Same-Sex Marriage Is Still Political Poison

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The year 2011 marked the first time that a majority of Americans polled said they favored legalized same-sex marriage, but apparently no one told that to the people running for president.

This week in Iowa — where same-sex marriage was legalized in 2009 — the National Organization for Marriage, a conservative group that opposes marriage equality, started running ads attacking Ron Paul for being the only GOP presidential candidate to support giving same-sex couples the right to marry. The ad notes that Paul said “sure” to same-sex marriage and calls this position “radical.”

Of course, Paul’s “sure” comment is not only radical when compared to the GOP field, but also to President Obama, whose views on the issue are apparently still “evolving.”

As support for gay rights has grown, Obama has attempted to perform an election year balancing act of appearing to be the equality candidate to supportive voters, without saying anything to alienate conservatives on a contentious cultural issue.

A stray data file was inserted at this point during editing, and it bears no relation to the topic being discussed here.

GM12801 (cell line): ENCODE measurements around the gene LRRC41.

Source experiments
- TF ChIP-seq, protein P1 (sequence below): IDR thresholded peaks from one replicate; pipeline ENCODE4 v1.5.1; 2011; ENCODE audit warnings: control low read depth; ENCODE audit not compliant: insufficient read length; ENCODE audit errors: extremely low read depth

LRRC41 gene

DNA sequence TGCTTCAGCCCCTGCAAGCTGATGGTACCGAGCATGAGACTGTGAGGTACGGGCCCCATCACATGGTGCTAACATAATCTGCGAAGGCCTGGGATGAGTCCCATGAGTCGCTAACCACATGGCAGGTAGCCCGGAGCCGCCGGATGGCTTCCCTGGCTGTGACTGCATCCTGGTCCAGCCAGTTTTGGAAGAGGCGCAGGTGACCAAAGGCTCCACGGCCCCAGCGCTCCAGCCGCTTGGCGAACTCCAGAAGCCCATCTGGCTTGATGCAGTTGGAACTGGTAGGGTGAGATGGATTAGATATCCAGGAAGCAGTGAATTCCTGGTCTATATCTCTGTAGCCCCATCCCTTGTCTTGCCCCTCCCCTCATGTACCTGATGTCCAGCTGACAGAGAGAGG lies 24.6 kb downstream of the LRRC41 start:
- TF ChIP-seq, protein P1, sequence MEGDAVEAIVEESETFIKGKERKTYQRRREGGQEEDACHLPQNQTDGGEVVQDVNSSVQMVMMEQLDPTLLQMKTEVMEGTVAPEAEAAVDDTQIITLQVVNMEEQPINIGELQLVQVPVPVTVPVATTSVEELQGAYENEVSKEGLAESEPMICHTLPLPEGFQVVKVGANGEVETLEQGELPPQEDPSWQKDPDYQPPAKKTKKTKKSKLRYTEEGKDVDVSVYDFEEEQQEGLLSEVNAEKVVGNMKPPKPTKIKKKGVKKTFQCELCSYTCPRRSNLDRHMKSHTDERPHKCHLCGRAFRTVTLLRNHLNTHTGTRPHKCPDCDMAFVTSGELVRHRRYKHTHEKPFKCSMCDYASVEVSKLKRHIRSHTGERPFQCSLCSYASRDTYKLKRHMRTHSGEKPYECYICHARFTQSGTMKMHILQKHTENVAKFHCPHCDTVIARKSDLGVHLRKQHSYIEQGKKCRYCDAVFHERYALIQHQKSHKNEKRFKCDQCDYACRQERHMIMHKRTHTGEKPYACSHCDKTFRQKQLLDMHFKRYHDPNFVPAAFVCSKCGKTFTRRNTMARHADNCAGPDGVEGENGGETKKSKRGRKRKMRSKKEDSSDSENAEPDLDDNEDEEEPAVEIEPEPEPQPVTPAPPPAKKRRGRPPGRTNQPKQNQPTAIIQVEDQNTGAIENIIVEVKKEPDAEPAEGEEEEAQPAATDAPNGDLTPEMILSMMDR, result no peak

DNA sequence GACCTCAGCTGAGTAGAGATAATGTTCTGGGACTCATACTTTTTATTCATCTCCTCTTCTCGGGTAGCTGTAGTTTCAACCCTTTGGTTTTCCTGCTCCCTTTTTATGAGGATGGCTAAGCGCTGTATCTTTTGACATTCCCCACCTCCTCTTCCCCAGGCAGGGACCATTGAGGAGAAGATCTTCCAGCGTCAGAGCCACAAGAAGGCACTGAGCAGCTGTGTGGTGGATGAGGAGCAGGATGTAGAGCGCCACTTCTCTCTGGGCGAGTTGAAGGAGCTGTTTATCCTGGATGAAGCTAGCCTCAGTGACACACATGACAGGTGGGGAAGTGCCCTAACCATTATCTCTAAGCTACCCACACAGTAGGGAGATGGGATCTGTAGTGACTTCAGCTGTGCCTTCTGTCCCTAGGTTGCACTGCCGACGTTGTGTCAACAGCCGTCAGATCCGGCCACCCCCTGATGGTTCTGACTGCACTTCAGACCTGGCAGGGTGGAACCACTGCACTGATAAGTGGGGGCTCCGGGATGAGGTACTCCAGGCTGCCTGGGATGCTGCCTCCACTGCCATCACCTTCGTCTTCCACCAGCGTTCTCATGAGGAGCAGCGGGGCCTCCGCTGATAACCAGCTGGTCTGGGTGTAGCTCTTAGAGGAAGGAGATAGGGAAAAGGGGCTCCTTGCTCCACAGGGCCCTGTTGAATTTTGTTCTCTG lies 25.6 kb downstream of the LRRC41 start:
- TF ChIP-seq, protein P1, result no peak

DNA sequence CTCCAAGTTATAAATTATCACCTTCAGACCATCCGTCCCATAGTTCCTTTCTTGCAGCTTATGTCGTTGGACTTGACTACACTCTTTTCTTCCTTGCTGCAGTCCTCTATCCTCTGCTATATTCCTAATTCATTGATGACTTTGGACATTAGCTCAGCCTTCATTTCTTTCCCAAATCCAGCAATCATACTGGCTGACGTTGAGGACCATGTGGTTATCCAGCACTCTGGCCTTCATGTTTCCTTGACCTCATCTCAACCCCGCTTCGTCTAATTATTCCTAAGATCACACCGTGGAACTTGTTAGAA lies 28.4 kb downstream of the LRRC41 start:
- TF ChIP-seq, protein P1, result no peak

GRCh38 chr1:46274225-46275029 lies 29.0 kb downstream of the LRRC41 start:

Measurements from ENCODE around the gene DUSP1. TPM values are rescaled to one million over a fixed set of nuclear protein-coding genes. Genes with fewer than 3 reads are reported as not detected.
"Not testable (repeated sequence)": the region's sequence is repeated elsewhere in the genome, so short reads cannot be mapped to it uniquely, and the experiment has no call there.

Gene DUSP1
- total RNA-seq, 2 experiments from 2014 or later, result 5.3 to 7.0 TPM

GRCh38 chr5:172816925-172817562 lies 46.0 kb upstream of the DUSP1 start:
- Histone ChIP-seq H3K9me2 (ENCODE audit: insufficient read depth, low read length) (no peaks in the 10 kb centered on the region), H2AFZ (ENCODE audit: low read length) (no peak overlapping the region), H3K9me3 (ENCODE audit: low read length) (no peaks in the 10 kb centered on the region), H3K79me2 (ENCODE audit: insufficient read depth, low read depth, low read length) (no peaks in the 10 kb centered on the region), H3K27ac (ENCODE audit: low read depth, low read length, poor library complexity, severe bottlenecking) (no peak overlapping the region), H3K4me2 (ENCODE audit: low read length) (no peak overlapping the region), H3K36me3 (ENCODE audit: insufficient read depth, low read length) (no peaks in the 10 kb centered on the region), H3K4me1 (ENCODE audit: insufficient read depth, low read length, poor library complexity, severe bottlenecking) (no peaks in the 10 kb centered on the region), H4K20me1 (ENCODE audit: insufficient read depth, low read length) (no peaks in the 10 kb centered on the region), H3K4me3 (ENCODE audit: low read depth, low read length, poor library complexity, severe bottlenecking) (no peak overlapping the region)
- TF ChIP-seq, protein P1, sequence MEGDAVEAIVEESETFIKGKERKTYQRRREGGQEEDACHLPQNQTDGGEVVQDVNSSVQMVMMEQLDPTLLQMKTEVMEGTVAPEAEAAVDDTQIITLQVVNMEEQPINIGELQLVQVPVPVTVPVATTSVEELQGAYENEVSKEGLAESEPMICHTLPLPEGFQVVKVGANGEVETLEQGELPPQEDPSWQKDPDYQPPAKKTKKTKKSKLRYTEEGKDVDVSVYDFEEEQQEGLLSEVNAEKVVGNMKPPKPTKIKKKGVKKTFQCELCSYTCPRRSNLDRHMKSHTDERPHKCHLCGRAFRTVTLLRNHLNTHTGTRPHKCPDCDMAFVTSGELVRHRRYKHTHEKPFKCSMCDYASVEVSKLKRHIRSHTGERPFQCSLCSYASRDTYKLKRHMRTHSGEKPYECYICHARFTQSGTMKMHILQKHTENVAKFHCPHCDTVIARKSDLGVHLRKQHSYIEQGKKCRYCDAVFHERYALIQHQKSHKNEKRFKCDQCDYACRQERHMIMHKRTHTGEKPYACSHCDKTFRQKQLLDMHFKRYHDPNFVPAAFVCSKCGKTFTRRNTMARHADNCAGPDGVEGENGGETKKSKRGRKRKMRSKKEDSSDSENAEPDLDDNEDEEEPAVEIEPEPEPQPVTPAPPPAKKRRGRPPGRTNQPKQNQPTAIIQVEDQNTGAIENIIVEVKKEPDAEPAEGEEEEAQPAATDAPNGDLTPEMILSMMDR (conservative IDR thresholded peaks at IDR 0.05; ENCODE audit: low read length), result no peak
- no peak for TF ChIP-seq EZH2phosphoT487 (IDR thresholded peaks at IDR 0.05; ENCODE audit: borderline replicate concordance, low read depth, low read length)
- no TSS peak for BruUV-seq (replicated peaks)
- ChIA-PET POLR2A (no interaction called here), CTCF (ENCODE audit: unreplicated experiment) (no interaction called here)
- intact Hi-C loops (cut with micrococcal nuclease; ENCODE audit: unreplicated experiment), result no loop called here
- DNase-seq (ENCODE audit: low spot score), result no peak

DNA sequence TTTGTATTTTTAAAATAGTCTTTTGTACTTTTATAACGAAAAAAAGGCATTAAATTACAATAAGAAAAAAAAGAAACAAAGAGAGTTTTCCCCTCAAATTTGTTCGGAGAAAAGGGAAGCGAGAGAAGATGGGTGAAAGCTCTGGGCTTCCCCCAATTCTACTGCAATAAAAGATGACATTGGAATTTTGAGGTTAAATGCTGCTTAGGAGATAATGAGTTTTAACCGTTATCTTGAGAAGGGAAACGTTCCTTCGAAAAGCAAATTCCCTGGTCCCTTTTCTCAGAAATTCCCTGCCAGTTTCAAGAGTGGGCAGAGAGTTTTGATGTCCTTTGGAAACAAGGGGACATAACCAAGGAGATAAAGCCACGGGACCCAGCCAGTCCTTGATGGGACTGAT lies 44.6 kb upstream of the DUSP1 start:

Obama successfully ended the military’s “don’t ask, don’t tell” policy this year, and he shifted positions in February when he opted not to defend the 1996 Defense of Marriage Act — which gave the federal definition of marriage as between a man and a woman. But he has kept quiet lately and relied on other members of his Administration to take the oratorical lead — particularly Hillary Clinton, who gave a speech in Geneva this month committing foreign aid to promote equal rights for gay people, saying “gay rights are human rights, and human rights are gay rights.”

So unless Ron Paul wins the Republican nomination or Obama suddenly decides it is safe to say out loud exactly how his views on same-sex marriage have evolved, there is unlikely to be a presidential candidate in 2012 who has caught up with public opinion on the issue.